At some point, you will have to choose journals to submit your articles to.
Finding the right journal is important because if your article isn’t published in a timely fashion, say within a year of a congress presentation, no one will know about it, and a delay will make someone ask, “why did it take so long?”
If you are in basic or medical research, then no pubs mean no funding – simple as that. If you are in pharma, delayed pubs mean that potential prescribers and insurers might not know about your research results when your product is licensed. Even more important, study protocols and study results for therapeutics, whether sponsored by industry, universities, clinical research networks, or other organizations, are posted on public websites, (e.g. http://www.clinicaltrials.gov). If those data are not published, there will be no public, peer-reviewed validation of the significance of the study results.
So you’ve done the research, analyzed your data, and written the manuscript. Your article is ready for submission. But where should you send it? The first choice of many investigators that I’ve worked with was a “big name” “high-impact” journal like the New England Journal of Medicine, Science, Nature publications, or Cell.
Unfortunately, the originality, novelty, or significance criteria (or editorial perception) at many of those journals make the probability of acceptance very close to P<0.05. Remember, the primary publication goal is to find an indexed, peer-reviewed journal that is known, and read by the people you want to communicate your results and interpretation to.
Rejections happen to everyone, usually not because manuscripts are of insufficient quality, but because they didn’t match the journal’s objectives or scope, or what the editors believe are the interests of their readership. Rejected articles usually are not lacking of anything, just submitted to the wrong journal.
The biggest problem with rejection is having a longer timeline to publication. Many journals with high rejection rates understand this, and have a preliminary review process to screen submissions. If they don’t want to consider yours, you lose 2 or 3 weeks. Otherwise you will wind up waiting 2 to 3 months for a decision. Granted, rejection letters usually contain constructive comments, but they put you back to “square one”. It pays to spend some time and effort to find the best journals for your paper before you submit it to one of them.
Build a short list of target journals. Which journals do you read frequently? Which journals are read by many researchers/authors in your field? You must already have an idea which ones they are, but discuss preferences with the other investigators/authors that you work with.
If the study results have been presented at a congress, does that professional association have a journal? Check out the publication history of similar studies in indexed journals – PubMed is good for this. Which journals turn up the most often? There’s another great tool for finding target journals – etBLAST – at http://etest.vbi.vt.edu/etblast3/ it’s a unique word similarity-based search engine that identifies journals that have published on your topic and are indexed in MedLine or a number of other databases.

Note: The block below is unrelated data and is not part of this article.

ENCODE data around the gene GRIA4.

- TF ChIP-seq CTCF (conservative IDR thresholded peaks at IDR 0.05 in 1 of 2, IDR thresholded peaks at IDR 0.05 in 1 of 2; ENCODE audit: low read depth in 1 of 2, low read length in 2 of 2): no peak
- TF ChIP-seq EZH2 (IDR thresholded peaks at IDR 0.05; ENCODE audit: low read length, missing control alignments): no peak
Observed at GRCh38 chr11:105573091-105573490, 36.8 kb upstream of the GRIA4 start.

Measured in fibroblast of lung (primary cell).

Now that you’ve selected a few candidate journals in your subject area, find out more about them. Visit their websites to see if their scope and aims are consistent with what you are reporting. If the target audience is international, choose a journal with an international focus. If the target audience is experts in a research area or medical specialty, choose a journal with a narrow rather than a multidisciplinary or generalist focus. Are you targeting readers with an interest in research or clinical medicine, theoretical or applied science?
Go to the journal’s internet site to find out the types of articles they publish, check out the submission guidelines, the specifications for each type of article, the maximum number of tables and figures, the format and style requirements, and other information.
Also, some journals accept supplemental data or information associated with your methods or results that can be accessed at the journal’s Internet site. Easy access to the author instructions for most health and life sciences journals indexed in PubMed can be accessed at: http://mulford.utoledo.edu/instr/.
Often the journal Internet site has information on the average length of time from submission to publication. There are three critical intervals. How long does peer review take? How soon after resubmitting a revised manuscript will you hear about acceptance? How soon after acceptance will your paper be published? Also consider the frequency of journal publication.
The journal website should have this information; if not, you can email or call the editorial office. Expect to wait 9 to 12 months for paper publication, but publication online usually happens much sooner.
Does the journal have an open access option? That helps others to access your research results. If so, there is probably a fee to be paid, which might come from your grant or from the financial sponsor. If the NIH funded your research, ensure your publishing agreement allows the paper to be available in accordance with the NIH Public Access Policy.
Well, that’s probably enough for now. I’ve got to keep some of my thoughts on publication in reserve for future posting. Let me know if this has prompted any questions on the process.
Cheers for now,
Clement Weinberger, PhD
The Stylus Medical Communications (www.stylusedits.com)